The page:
We specialize in bringing business skills to positive impact organizations to fulfill their mission-critical projects on time and on budget. Contact us to discuss how we can cut your To Do list in half.
Written by Maitri Meyer, March 31, 2017
If everyone knows we are selling ourselves all the time, why are sales professionals not demonstrating their sales strategy and techniques during interviews? Perhaps we are not giving them the opportunity by continuing to ask them a series of traditional recruitment interview questions!
Beyond Features & Benefits
Any effective seller knows sales has radically changed since the features and benefits era. Purchasers expect the vendor to have done their research on the prospective customer’s company and situation prior to the first meeting. A salesperson that arrives not fully briefed on the company’s history, products and services, key decision makers, recent news and current business challenges will not impress. In fact, they will probably annoy and most likely not get a second meeting. Decision makers are busy and expect the sales people to be able to ask a few key questions to clarify the problem, decision making process, budget timelines and then make recommendations and outline next steps.
The 1 Sales Rep Recruitment Question
Likewise, a competent sales expert should be able to demonstrate their sales strategy and technique during the recruitment and interview process. Thus, only question required during a sales rep interview is:
You found a company you would like to work for as an Account Executive, but you do not know if they are hiring and do not know anyone in the company. Please explain how you would sell yourself to me as the ideal sales rep for my organization.
If candidates begin detailing their skills or experience, stop them immediately. If there are other indications this is not an ideal fit, politely end the interview. Explain your company only hires sales people that understand sales is 100% about providing value. Therefore, until the research and probing have been done to fully understand the customer’s situation, no attempt to align offerings should be made to solve an assumed challenge. Diagnose before prescribing is my favorite sales metaphor.
Sales people are used to initial rejection and the best trait of any potential employee is the ability to receive guidance with dignity, learn and improve. Candidates that are most impressive will reflect on what was said and then persistently and professionally attempt to re-open the door over a reasonable amount of time.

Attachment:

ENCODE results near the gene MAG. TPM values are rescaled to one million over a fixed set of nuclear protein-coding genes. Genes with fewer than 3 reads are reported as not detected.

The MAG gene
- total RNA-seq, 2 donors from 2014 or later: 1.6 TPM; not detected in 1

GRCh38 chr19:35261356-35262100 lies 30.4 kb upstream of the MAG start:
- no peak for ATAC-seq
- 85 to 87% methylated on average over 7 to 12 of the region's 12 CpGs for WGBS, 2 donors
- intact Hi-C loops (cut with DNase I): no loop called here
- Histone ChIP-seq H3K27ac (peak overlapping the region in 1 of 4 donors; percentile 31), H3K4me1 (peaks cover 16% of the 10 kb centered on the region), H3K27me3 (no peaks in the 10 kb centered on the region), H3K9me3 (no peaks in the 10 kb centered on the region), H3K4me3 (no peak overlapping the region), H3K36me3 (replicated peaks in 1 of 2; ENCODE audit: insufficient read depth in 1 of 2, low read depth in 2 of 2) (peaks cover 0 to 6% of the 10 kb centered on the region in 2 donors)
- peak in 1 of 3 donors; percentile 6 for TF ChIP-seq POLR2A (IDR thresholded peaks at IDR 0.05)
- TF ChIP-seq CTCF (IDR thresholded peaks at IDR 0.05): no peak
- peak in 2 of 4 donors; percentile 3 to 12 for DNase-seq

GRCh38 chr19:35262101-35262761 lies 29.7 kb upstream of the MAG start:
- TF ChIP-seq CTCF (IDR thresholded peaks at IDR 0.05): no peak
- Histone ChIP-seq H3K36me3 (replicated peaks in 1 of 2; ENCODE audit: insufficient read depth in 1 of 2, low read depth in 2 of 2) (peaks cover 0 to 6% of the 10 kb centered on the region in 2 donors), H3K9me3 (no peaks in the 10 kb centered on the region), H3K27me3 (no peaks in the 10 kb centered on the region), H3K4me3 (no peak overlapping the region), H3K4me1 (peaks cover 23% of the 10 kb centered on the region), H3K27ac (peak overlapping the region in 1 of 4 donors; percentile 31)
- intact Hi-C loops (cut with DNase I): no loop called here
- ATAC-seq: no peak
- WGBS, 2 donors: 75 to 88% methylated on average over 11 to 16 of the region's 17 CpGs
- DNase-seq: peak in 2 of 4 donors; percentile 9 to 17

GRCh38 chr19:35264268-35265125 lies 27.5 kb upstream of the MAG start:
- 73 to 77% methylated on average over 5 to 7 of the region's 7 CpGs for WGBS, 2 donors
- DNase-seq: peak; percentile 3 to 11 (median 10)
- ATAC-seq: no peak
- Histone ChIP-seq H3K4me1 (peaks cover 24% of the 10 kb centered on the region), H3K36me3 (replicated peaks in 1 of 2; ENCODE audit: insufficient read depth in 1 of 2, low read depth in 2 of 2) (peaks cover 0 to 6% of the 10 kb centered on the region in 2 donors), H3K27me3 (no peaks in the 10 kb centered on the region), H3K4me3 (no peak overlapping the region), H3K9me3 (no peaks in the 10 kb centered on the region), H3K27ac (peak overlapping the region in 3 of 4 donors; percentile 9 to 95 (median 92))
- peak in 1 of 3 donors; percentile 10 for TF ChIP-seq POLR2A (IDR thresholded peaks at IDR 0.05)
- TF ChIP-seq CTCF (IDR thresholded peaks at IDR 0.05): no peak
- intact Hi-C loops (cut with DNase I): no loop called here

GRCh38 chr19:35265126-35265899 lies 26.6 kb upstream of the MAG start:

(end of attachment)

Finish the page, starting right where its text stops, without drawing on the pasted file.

If you are compassionate and see potential, you might realize this is an excellent teaching moment. Hand them a piece of paper with the request typed up and offer them 15 minutes to reset and think about how they would approach a sales call with a key prospect:
You found a company you would like to work for as an Account Executive, but you do not know if they are hiring and do not know anyone in the company. Please explain how you would sell yourself to me as the ideal sales rep for my organization. Describe your research process, cold call approach and be prepared to role play the in-person first meeting with me.
Did the candidate prepare?
Obviously, the best indication of a person’s future behavior is past behavior. If the candidate did not prepare for your interview by doing the research on your company, will s/he take the time to do so with your prospects? If not, this will be the last time the applicant will schedule an interview without treating it as if it were a crucial sales call. Teaching moment accomplished!
The proof is in the pudding. If all of the key ingredients are used, in the right amounts, with the right timing you will have a delicious outcome!
If your organization needs assistance recruiting talent or any marketing or business development related tasks, please evaluate Actually DONE for virtual professional project assistance.